California Supreme Court Adopts “Vertical Exhaustion” in the Long-Storied Montrose Environmental Coverage Litigation

Green leaves after rain

White and William attorneys discuss Montrose Chemical Corporation v. the Superior Court of Los Angeles County, Supreme Court of California.

June 8, 2020
Gregory S. Capps & Michael E. DiFebbo - White and Williams LLP

On April 6, 2020, the California Supreme Court issued a decision that held a policyholder is entitled to access available excess coverage under any excess policy once it has exhausted directly underlying excess policies for the same policy period in Montrose Chemical Corporation v. the Superior Court of Los Angeles County, Supreme Court of California, case number S244737. In its unanimous decision adopting this “vertical exhaustion” requirement, the court rejected the “horizontal exhaustion” rule urged by the policyholder’s excess insurers, under which the policyholder would have been able to access an excess policy only after it had exhausted other policies with lower attachment points from every policy period in which the environmental damage resulting in liability occurred.

In 1990, Montrose sought coverage under primary policies and multiple layers of excess policies issued for periods from 1961 through 1985 for environmental damage liabilities arising from its production of insecticide in the Los Angeles area between 1947 and 1982. The ongoing dispute currently arises out of Montrose’s Fifth Amended Complaint which was filed in 2015 seeking declarations concerning exhaustion and the manner in which Montrose may allocate its liabilities across the policies. Each of the excess policies at issue contained a requirement of exhaustion of underlying coverage. The various policies described the applicable underlying coverage in four main ways: (1) some policies contained a schedule of underlying insurance listing all of the underlying policies in the same policy period by insurer name, policy number, and dollar amount; (2) some policies referenced a specific dollar amount of underlying insurance in the same policy period and a schedule of underlying insurance on file with the insurer; (3) some policies referenced a specific dollar amount of underlying insurance in the same policy period and identified one or more of the underlying insurers; and (4) some policies referenced a specific dollar amount of underlying insurance that corresponds with the combined limits of the underlying policies in that policy period. The excess policies also provided, in various ways, that “other insurance” must be exhausted before the excess policy can be accessed.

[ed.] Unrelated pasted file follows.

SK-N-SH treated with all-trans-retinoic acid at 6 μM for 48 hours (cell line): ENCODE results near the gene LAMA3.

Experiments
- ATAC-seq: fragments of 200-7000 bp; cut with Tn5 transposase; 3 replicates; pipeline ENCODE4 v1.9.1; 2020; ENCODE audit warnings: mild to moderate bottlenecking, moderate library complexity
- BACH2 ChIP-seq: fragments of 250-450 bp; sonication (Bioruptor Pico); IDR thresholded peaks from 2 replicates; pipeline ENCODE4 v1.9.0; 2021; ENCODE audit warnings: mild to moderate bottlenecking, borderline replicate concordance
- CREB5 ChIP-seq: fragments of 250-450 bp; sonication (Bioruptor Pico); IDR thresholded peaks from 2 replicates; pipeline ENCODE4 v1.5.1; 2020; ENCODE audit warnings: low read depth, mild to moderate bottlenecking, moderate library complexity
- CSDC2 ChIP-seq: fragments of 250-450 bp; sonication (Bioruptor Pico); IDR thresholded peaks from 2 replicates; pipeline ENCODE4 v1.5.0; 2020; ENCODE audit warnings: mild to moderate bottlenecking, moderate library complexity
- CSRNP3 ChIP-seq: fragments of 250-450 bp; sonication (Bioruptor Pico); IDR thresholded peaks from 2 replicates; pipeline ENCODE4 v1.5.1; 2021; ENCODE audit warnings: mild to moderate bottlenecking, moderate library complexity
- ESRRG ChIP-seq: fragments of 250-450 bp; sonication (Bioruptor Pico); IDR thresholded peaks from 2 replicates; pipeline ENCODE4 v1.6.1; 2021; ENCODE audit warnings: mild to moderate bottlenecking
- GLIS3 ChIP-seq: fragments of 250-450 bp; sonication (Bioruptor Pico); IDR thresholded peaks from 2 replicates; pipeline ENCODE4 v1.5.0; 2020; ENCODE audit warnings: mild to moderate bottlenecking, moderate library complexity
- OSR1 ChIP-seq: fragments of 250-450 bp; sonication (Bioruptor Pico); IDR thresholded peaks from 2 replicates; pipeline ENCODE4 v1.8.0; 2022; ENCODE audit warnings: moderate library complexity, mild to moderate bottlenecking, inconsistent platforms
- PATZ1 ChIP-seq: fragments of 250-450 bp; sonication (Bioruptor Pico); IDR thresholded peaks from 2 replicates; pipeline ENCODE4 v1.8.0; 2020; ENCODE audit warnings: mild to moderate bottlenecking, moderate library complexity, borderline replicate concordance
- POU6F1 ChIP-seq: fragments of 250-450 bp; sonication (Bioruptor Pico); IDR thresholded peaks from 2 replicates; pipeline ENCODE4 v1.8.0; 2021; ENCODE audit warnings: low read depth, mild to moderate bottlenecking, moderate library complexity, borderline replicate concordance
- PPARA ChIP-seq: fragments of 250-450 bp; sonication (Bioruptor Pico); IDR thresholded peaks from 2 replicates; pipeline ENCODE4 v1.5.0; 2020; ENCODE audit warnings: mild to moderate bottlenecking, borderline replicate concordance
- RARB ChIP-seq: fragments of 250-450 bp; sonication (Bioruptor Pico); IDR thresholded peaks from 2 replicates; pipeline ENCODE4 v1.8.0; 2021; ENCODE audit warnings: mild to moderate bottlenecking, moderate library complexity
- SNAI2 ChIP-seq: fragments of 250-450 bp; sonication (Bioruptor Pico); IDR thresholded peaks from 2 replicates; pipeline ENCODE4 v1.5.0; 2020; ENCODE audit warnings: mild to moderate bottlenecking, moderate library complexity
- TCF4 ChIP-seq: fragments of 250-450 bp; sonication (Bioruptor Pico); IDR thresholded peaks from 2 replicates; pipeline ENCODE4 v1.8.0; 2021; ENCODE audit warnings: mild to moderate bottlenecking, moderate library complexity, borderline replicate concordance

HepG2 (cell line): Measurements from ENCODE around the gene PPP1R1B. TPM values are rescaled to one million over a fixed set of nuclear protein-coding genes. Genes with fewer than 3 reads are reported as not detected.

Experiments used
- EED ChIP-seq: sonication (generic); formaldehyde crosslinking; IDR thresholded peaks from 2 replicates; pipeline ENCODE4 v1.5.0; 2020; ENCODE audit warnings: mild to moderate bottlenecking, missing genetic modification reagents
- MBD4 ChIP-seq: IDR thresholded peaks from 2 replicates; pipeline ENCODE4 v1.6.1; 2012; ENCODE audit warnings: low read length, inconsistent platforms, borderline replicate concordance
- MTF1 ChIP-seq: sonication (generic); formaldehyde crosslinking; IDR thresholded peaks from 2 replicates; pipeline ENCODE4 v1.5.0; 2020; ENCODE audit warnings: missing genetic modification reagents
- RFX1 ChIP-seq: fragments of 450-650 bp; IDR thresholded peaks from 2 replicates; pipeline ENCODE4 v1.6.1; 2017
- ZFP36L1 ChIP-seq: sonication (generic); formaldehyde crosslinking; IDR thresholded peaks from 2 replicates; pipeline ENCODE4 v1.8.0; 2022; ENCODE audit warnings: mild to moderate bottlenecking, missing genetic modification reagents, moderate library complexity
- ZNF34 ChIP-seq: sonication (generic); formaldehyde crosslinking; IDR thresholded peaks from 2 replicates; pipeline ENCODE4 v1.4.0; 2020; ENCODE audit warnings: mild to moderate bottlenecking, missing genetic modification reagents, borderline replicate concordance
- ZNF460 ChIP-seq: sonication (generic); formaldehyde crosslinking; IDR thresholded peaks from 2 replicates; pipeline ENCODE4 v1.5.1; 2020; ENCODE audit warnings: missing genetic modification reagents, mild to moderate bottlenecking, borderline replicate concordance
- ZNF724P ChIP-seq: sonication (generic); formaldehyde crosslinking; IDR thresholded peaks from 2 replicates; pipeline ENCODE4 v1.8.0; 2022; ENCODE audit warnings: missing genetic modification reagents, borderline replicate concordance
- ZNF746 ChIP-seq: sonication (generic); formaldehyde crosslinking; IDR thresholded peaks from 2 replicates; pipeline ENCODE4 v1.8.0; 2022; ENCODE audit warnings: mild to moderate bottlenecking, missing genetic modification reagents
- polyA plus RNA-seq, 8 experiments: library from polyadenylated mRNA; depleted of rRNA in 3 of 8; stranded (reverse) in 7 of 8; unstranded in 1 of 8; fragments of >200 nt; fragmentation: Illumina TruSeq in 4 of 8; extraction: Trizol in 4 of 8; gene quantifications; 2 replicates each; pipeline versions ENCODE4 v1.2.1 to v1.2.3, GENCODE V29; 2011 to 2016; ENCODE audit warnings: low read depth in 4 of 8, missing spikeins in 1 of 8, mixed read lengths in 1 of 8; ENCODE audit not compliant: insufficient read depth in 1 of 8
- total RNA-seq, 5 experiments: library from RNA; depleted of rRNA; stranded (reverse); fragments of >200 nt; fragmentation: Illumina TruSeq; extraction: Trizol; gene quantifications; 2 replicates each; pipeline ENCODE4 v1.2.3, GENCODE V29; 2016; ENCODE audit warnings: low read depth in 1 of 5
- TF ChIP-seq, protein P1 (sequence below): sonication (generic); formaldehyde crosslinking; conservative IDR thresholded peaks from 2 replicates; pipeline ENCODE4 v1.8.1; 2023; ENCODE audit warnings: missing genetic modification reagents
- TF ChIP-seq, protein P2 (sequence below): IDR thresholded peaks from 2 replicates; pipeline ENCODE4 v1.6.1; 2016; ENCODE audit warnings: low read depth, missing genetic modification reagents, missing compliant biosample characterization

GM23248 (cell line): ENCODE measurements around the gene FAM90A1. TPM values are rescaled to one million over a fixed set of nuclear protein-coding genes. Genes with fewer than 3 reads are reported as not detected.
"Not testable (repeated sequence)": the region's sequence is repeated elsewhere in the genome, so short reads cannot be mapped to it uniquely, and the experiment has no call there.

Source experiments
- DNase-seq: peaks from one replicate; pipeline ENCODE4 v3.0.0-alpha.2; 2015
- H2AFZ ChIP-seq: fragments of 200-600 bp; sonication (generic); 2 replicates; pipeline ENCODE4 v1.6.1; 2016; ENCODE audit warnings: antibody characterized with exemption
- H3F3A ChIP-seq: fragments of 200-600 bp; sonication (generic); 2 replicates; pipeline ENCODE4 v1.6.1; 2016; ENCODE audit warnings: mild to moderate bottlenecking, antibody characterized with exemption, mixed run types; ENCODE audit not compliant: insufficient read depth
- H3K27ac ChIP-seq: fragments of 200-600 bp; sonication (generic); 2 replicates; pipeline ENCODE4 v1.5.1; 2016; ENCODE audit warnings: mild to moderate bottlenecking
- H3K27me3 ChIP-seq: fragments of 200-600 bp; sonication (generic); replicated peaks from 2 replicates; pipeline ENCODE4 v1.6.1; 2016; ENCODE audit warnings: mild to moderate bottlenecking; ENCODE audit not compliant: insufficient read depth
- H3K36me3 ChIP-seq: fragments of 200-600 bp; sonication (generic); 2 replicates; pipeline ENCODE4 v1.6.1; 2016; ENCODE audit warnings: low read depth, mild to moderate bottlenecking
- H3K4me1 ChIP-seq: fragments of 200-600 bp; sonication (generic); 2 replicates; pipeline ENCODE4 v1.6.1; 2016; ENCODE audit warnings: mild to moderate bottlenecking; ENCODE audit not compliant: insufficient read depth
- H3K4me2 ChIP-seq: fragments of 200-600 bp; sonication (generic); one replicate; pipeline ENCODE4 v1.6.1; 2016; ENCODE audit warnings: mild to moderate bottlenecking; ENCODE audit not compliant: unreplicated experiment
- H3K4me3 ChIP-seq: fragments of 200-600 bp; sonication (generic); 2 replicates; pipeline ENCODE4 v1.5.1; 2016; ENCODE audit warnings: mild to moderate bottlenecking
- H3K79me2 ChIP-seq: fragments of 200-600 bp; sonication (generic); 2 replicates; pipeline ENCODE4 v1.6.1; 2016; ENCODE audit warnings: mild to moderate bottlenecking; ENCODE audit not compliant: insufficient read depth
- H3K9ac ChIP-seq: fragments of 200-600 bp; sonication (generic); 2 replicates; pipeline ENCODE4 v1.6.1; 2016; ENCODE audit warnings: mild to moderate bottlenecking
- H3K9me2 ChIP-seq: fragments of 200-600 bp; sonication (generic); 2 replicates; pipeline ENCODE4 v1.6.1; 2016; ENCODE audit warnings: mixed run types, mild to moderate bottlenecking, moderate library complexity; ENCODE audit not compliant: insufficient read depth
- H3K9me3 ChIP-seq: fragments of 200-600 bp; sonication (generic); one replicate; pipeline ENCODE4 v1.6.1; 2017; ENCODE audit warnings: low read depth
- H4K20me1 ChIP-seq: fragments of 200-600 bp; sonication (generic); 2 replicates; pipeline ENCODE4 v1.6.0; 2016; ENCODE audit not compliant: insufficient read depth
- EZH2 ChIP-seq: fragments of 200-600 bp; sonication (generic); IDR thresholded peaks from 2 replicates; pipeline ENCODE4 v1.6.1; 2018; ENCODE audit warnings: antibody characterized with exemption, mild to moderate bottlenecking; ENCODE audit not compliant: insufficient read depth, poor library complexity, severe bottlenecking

Reprinted courtesy of Gregory S. Capps, White and Williams LLP and Michael E. DiFebbo, White and Williams LLP
Mr. Capps may be contacted at cappsg@whiteandwilliams.com
Mr. DiFebbo may be contacted at difebbom@whiteandwilliams.com



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